US federal authorities said they had arrested Justin Sean Johnson in Detroit, Michigan, on charges associated with the 2014 hacking of a human resources database at the University of Pittsburgh Medical Center and thrown the book at him.
In a 43-count indictment returned last month and just unsealed [PDF], Johnson is charged with multiple counts of conspiracy, wire fraud, and aggravated identity theft for his alleged role in the theft of personal information associated with 65,000 employees from the medical center’s PeopleSoft system.
“Justin Johnson stands accused of stealing the names, Social Security numbers, addresses and salary information of every employee of Pennsylvania’s largest health care system,” said Scott W. Brady, US Attorney for the Western District of Pennsylvania, in a statement.
Brady said Johnson sold the personal data he obtained on dark web markets between 2014 and 2017. The buyers of this data, according to the indictment, then submitted false tax returns to the IRS to obtain $1.7m in unauthorized federal tax refunds.
These dark web customers asked that their refunds be issued onto Amazon gift cards, which were then used to purchase goods on the e-commerce site. Between February 27, 2014 and March 14, 2014, almost $886,000 worth of merchandise purchased at Amazon.com – such as Apple and Samsung mobile phones and other electronics – was sent to individuals in Venezuela through reshipping services in Miami, Florida. The goods were then resold via online marketplaces in South America.
In 2015, a Cuban national in Venezuela, Yoandy Perez Llanes, was indicted for defrauding the IRS using data obtained from UPMC. He was arrested and extradited to the US the following year. In 2017, he pleaded guilty and was sentenced to time served plus six months, then deported.
The Johnson indictment doesn’t detail the specific means by which he obtained access to the PeopleSoft system, but it suggests he found a way in via online research. The indictment claims that he taught himself to be proficient with the application and “performed over 1,000 Google searches for the word ‘PeopleSoft,’ in order to uncover any vulnerability in the software.”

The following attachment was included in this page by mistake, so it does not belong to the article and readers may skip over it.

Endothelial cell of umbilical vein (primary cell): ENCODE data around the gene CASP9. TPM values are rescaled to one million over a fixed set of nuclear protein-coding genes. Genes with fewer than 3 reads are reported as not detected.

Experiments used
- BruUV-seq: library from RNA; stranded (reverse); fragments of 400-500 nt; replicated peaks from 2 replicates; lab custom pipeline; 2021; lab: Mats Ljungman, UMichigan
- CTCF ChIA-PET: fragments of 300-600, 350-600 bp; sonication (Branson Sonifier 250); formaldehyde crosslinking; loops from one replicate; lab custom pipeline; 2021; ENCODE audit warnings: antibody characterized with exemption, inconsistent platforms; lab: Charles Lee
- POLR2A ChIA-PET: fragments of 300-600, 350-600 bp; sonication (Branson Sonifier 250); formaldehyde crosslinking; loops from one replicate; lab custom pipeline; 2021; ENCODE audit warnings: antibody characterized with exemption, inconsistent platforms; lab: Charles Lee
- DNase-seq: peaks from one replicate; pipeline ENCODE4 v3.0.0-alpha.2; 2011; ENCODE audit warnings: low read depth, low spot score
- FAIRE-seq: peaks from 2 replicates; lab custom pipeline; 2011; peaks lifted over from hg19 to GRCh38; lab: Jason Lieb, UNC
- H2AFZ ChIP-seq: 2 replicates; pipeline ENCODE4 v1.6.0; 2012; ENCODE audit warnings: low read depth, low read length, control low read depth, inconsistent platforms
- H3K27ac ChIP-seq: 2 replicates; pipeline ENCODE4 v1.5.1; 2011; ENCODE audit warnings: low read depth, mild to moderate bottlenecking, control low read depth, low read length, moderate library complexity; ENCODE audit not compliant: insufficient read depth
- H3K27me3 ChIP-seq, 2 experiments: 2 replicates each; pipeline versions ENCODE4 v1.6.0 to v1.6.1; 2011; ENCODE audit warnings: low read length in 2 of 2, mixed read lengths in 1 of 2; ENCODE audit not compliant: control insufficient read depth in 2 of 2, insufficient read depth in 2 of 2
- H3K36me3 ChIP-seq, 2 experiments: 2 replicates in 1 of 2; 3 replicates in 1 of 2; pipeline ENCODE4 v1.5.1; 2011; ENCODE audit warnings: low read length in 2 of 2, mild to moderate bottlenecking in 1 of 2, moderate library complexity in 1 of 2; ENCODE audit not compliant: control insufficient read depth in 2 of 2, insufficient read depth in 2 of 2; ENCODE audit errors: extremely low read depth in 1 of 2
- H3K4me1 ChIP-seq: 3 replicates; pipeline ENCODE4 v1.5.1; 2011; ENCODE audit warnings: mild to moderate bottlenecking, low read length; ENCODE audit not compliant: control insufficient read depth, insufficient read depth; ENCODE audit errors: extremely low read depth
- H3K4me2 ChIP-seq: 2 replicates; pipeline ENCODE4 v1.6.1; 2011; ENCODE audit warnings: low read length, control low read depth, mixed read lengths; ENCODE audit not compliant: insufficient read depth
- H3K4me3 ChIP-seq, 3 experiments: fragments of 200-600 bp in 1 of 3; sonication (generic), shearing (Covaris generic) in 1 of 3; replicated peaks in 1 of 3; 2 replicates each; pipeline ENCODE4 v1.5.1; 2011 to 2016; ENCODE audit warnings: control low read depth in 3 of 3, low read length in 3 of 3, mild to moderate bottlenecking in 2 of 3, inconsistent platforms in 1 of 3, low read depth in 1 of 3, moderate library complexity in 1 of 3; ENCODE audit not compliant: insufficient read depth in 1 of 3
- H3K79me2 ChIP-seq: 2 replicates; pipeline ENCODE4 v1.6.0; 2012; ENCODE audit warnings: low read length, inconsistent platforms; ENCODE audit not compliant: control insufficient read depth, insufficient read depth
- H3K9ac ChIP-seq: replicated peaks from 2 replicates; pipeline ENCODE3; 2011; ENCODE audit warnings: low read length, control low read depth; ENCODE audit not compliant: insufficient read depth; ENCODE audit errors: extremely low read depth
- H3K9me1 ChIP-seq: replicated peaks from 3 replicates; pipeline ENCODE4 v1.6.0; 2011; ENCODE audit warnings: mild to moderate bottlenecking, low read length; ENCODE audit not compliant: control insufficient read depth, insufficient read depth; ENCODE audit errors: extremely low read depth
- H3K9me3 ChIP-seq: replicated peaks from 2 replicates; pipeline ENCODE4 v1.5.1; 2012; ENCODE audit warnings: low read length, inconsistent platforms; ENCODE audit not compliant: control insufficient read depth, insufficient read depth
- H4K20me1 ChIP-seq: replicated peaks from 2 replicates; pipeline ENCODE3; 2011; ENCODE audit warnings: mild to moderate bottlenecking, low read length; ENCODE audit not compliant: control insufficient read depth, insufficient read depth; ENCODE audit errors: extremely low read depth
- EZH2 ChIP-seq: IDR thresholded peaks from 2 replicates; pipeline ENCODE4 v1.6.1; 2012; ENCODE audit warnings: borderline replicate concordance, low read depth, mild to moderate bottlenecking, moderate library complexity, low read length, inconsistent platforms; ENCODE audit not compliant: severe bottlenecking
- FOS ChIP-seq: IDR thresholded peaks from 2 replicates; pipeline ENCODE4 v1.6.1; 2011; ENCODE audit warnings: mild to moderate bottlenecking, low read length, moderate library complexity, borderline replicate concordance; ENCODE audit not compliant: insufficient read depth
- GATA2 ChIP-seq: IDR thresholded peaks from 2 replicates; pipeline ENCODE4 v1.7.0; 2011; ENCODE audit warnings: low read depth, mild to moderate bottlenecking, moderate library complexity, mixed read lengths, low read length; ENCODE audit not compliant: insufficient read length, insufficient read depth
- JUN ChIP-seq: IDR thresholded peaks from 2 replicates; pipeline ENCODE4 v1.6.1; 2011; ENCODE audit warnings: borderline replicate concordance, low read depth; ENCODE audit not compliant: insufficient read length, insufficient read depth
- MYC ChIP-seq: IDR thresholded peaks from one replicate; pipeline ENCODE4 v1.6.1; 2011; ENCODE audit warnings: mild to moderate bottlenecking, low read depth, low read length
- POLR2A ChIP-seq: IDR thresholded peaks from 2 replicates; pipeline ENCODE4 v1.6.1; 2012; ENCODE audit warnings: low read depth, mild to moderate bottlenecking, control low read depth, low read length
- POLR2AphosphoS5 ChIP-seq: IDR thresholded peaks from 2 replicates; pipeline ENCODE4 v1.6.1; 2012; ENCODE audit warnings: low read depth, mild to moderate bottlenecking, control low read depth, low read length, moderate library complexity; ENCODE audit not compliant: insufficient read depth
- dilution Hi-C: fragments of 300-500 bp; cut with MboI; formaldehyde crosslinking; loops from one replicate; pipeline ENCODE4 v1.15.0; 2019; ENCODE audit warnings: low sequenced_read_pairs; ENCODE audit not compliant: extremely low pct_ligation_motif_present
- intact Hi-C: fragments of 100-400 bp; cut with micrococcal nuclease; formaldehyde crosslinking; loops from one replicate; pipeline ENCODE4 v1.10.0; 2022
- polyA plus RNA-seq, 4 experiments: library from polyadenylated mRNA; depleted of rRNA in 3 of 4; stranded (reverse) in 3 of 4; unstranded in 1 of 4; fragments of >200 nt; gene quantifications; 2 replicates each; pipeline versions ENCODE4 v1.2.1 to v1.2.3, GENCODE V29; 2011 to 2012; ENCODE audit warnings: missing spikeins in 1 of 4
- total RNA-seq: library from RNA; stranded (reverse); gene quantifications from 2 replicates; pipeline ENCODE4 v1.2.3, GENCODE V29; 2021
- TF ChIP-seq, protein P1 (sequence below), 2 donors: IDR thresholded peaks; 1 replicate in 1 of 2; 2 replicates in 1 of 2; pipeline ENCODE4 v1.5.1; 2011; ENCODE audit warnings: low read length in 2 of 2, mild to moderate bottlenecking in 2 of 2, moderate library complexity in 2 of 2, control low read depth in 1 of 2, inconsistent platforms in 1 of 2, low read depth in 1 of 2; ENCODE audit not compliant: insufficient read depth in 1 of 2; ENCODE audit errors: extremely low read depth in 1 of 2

The court filing further says that he stored his findings in Google Drive documents titled “PEOPLESOFT PERMISSIONS” and “Super User.”
According to the indictment, Johnson on several occasions “infiltrated the content server of the HR database at UPMC by use of the TOR network and queried the personal information of employees.”
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The Register asked UPMC whether it would provide more details about the vulnerability or mechanism that allowed access to its database. A UPMC spokesperson did not answer the questions we asked but instead replied with an emailed statement thanking federal investigators:
“We appreciate the diligent and thorough work of the US Attorney’s Office for the Western District of Pennsylvania, Internal Revenue Service, US Secret Service, US Postal Inspection Service, Department of Homeland Security Office of Inspector General and all authorities who contributed to solving this case.”
The organization’s reluctance to explain the vulnerability that enabled the theft of its data may be because it faces a lawsuit from employees seeking millions in monetary damages. The plaintiffs claim UPMC was negligent for failing to encrypt the data, to maintain an effective firewall, and to implement a robust authentication system.
Since 2014, UPMC has argued it isn’t liable for losing the data, a position lower courts supported. But in November 2018, the Pennsylvania Supreme Court issued an opinion to the contrary, finding that employers do have a duty to safeguard employee data.
That ruling led to the reinstatement of the employee lawsuit through which the claim of negligence will now have to be evaluated by the court hearing the case.
The Pennsylvania Supreme Court’s effort to hold businesses accountable for their data handling could be undone if weaker federal rules get passed. In February 2018, a federal data protection bill that prompted 32 State Attorneys General to co-sign a letter expressing concern that the proposed national legislation would preempt stronger state rules.
The ““Data Acquisition and Technology Accountability and Security Act” appears to have gone nowhere, but this isn’t the first time State AGs have had to urge federal lawmakers not to water-down state consumer protections. The National Association of Attorneys General, aptly known as NAAG, penned similar letters to Congress in 2005 and 2015. ®
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